Tuesday, 7 March 2017

March 7th Great Yarmouth

Ava seeing her first fish
My sister-in-law, Laura, and my little niece, Ava, are in Norwich this week to see me and the rest of the family. As she and my brother live in Wiltshire, I have not seen them or baby Ava since Christmas. Ava is now eight months old and has grown a lot since I last saw her, so today we decided to spend some time together by taking her to the Sea-Life Centre in Great Yarmouth for the very first time. She was absolutely mesmerized by the movement of the strange creatures moving in front of her behind the glass of the tanks, though some of the more odd-looking ones did freak her out a bit. It was a great introduction to the world of nature for her and I hope she will get hooked to it when she grows older.
Thornback Ray
Conger Eel
Green Turtle
As well as being there for a family bonding session and to show Ava what fish look like, I wanted to explore the world of marine invertebrates. Unless I become a diver, this is the next best thing to see some of these creatures alive. Of course, rock pooling is an option, but don't worry, its on the to-do list.

Common Starfish
The most common family of marine invertebrates at this particular Sea-Life Centre are the starfish. As well as the common starfish (one of my invertebrate targets that I want to find in the wild this year), there were also a wide variety of other species. The largest in the collection is the spiny starfish, which is the UK's largest starfish with adults growing to lengths of about 80cm! Another British species is the Bloody Henry, a lovely reddish starfish that is one of the scavengers of the sea floor. Starfish are from the Echinoderm family and this family also includes sea urchins. The only species in the collection is this black spiky one found around coral reefs in the Pacific Ocean.

Spiny Starfish
Underside of a Spiny Starfish
Bloody Henry
Spiny Sea Urchin

Moon Jellyfish
Perhaps the most enchanting of marine invertebrates are jellyfish. One of the most common species found in British waters and washed up on British beaches are moon jellyfish. They are easily identifiable with those four circles inside its bell (the main body of a jellyfish), which are the reproductive organs. Many species of jellyfish feed on tiny zoo plankton that drift into their tentacles as they pulse around the ocean. Others, such as the Pacific sea nettle, have much longer tentacles that trail behind it and can catch larger prey, injecting them with venom as soon as brush into them. Deadly but still beautiful!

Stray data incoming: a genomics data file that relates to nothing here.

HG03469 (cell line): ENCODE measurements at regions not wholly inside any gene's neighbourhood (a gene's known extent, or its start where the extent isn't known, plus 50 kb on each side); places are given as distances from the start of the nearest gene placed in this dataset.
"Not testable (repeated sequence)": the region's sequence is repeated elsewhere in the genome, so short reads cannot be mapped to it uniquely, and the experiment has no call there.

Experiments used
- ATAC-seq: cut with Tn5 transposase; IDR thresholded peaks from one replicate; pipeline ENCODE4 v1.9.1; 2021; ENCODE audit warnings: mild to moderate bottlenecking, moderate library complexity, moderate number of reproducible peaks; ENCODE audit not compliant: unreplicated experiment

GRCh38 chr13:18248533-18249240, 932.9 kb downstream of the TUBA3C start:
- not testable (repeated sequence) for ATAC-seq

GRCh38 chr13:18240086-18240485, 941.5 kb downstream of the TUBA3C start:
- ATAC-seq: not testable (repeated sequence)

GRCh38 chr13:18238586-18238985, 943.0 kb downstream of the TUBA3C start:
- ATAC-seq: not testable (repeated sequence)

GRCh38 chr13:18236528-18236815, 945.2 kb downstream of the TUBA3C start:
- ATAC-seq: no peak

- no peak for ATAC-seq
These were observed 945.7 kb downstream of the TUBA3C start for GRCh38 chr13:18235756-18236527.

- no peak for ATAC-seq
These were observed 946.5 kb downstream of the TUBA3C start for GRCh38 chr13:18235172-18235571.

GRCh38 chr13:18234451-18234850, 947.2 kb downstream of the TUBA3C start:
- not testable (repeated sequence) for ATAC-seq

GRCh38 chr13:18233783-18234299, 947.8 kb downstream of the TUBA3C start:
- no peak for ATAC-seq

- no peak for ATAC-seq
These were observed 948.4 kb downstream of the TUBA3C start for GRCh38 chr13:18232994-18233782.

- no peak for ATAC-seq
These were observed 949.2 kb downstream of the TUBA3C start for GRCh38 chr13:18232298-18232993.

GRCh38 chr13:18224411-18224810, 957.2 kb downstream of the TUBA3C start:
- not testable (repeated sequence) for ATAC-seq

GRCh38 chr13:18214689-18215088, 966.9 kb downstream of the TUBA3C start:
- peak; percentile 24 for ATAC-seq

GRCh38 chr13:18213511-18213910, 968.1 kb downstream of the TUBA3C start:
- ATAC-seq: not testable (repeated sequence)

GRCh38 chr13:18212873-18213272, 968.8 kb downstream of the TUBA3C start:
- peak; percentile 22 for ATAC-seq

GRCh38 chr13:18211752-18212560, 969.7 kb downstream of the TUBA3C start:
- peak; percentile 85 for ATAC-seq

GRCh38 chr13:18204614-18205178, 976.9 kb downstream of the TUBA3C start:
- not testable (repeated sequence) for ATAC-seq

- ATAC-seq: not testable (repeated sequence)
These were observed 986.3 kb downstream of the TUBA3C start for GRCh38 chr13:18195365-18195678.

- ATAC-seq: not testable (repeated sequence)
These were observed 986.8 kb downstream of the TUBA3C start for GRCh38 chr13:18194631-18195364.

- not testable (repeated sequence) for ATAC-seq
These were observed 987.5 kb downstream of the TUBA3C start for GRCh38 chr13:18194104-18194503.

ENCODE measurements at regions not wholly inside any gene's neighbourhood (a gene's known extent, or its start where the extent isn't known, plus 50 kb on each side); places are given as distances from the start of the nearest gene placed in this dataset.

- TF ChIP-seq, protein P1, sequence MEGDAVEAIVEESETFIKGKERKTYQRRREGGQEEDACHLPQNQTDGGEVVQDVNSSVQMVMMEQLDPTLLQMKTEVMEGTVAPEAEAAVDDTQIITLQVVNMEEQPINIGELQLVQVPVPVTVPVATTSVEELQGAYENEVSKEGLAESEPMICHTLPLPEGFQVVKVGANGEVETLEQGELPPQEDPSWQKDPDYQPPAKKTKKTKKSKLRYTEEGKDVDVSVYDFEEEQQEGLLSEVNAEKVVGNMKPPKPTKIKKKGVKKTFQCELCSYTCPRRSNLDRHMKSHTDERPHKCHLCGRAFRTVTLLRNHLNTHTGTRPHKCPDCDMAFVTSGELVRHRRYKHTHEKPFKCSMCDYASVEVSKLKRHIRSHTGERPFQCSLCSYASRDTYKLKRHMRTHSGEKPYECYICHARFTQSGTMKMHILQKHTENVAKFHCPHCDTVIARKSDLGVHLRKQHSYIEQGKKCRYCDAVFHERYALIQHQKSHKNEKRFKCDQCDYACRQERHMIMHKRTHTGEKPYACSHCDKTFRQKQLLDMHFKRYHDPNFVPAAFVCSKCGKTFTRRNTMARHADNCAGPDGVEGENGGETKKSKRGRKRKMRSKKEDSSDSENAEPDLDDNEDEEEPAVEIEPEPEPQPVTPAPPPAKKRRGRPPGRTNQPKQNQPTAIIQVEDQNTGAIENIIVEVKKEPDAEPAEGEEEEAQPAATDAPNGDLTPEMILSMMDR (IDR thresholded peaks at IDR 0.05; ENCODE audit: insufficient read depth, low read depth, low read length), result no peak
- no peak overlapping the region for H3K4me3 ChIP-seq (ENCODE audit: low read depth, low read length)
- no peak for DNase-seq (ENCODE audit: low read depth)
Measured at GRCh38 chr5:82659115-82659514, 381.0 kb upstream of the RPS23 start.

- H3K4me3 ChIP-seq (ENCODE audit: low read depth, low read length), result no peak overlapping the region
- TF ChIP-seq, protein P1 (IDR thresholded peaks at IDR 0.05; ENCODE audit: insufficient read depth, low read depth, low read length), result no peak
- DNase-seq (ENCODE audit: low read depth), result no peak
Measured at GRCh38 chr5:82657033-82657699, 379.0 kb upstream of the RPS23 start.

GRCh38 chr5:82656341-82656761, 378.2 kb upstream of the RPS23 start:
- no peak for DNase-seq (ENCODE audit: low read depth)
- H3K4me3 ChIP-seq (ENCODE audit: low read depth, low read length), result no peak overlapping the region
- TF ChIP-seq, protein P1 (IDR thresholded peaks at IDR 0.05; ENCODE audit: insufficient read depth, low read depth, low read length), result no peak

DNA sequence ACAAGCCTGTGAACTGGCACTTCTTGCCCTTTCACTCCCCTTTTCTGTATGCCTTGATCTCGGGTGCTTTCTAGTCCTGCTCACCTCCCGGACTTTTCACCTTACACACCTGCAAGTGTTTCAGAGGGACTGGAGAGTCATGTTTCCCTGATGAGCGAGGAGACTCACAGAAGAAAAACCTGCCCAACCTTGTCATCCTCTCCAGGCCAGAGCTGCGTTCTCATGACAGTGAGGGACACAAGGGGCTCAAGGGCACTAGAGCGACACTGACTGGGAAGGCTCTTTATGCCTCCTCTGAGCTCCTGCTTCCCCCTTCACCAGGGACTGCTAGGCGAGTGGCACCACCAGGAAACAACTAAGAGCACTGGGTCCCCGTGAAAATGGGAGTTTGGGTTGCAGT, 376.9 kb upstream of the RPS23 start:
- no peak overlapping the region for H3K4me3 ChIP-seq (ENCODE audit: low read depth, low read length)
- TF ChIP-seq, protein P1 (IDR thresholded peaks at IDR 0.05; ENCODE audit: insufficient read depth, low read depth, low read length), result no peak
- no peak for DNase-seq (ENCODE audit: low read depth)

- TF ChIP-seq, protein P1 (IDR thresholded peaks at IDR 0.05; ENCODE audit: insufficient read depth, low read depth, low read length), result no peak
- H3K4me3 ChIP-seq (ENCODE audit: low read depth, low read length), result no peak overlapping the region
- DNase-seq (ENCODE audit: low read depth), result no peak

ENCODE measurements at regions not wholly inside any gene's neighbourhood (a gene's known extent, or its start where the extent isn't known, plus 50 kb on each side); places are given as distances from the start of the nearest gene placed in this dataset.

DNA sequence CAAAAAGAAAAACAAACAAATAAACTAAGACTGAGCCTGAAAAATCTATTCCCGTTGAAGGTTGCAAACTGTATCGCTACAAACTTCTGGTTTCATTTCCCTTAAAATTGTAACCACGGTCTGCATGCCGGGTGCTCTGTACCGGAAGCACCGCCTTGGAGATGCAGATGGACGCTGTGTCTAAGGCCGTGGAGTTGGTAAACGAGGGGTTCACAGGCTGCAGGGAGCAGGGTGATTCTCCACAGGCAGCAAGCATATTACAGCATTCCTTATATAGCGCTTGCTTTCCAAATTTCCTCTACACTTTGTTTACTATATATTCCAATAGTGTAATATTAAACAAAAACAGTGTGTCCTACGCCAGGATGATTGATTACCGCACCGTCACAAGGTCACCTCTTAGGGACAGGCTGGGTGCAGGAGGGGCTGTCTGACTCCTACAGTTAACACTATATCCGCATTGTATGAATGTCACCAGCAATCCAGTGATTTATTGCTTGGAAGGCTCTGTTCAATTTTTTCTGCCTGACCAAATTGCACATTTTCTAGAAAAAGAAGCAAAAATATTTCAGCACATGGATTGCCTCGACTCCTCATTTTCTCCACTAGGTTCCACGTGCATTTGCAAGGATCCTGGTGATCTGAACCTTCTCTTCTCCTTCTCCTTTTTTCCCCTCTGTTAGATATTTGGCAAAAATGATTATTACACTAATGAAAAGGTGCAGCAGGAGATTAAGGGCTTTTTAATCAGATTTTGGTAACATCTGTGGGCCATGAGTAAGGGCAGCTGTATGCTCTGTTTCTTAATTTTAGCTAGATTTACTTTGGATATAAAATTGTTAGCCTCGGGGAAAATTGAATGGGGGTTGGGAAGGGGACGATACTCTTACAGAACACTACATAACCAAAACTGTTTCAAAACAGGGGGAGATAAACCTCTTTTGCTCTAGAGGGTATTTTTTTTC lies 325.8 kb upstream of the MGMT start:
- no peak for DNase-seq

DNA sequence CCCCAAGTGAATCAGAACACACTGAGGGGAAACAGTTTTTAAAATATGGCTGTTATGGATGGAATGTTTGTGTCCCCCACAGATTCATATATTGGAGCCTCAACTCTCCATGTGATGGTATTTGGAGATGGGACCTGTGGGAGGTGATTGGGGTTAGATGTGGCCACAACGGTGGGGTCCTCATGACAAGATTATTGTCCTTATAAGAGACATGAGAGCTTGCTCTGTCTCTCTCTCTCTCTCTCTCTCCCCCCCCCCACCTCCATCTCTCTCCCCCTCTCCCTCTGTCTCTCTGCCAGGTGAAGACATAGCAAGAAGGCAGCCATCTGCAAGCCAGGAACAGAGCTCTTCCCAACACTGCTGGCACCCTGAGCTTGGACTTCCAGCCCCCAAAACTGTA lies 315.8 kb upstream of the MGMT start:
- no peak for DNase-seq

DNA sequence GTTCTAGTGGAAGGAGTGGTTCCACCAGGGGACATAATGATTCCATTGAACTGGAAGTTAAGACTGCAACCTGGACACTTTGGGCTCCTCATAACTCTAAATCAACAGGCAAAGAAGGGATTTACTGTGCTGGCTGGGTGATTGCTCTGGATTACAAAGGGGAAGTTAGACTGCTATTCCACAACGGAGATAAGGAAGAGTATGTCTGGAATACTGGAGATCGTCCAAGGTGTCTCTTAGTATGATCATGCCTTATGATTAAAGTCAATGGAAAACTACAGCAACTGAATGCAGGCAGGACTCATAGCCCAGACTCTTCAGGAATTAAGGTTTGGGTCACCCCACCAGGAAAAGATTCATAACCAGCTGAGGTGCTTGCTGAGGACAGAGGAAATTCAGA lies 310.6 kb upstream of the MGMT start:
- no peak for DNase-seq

Pacific Sea Nettle
Jellyfish have a fascinating life cycle. They start life as microscopic larvae, which drift around the ocean until it eventually settles on the seabed and develop into small polyps (sea anemone-like things) with long tentacles. These polyps grow and begin to look like a stack of saucer-shaped structures. These 'saucers' then separate off and become miniature jellyfish. Eventually, these small jellyfish grow larger and become adults, which are known as a medusa. The medusas mate and the cycle begins all over again.


Another tentacled creature is the octopus. Octopuses are perhaps one of the most intelligent invertebrate in the world. It is amazing to think that they belong to the mollusc family, the same as slugs and snails.

Zebra Mantis Shrimp
Also in the aquarium's collection are the classic group of marine creatures are the crustaceans, the crabs and lobsters. We all know what they look like. A pair of mighty claws, four pairs of other limbs and a tough armour of a body. Classic, right? However, there is one crustacean in the collection that takes this classic design to the next level. It is the zebra mantis shrimp, which comes from the Indian and Pacific Oceans. Mantis shrimps are one of the most deadliest predators armed with a pair of deadly claws. Some species have claws that act like spears, others like clubs used to bludgeon its prey, either way these claws are fired at a phenomenal speed at almost the same rate as a bullet from a gun. In larger species, they have been known to punch so hard that they can crack the glass of an aquarium's tank!
Shore Crab

Dead Men's Fingers (a species of sponge)
Finally, there are the sponges, sea anemones and coral. Sponges are some of the most simplest of organisms you can find in our seas. They are not much to look at, just a blob or finger of one colour or another, but look closely and you can see many tentacles all over it used for filtering the water food. A sponge is actually not a single creature but a colony and it is known that if you stick one into a blender, over time, it will reform to its original state. Sea anemones are like the flowers of the sea, beautiful but deadly with sticky or stinging tentacles to catch their prey. Coral, on the other hand, are the most varied of structures in sea, resembling many things from fans to brains. They are without doubt the most beautiful and important of marine invertebrates. They may be as mobile as rocks by day, but by night, they are more active with tentacles out to filter for food. If you thought corals are beautiful as they are, this is what they look like in ultraviolet light. As colourful as neon lights on a city street at night!
Snakelocks Anemones
Beadlet Anemone
Corals in ultraviolet light!

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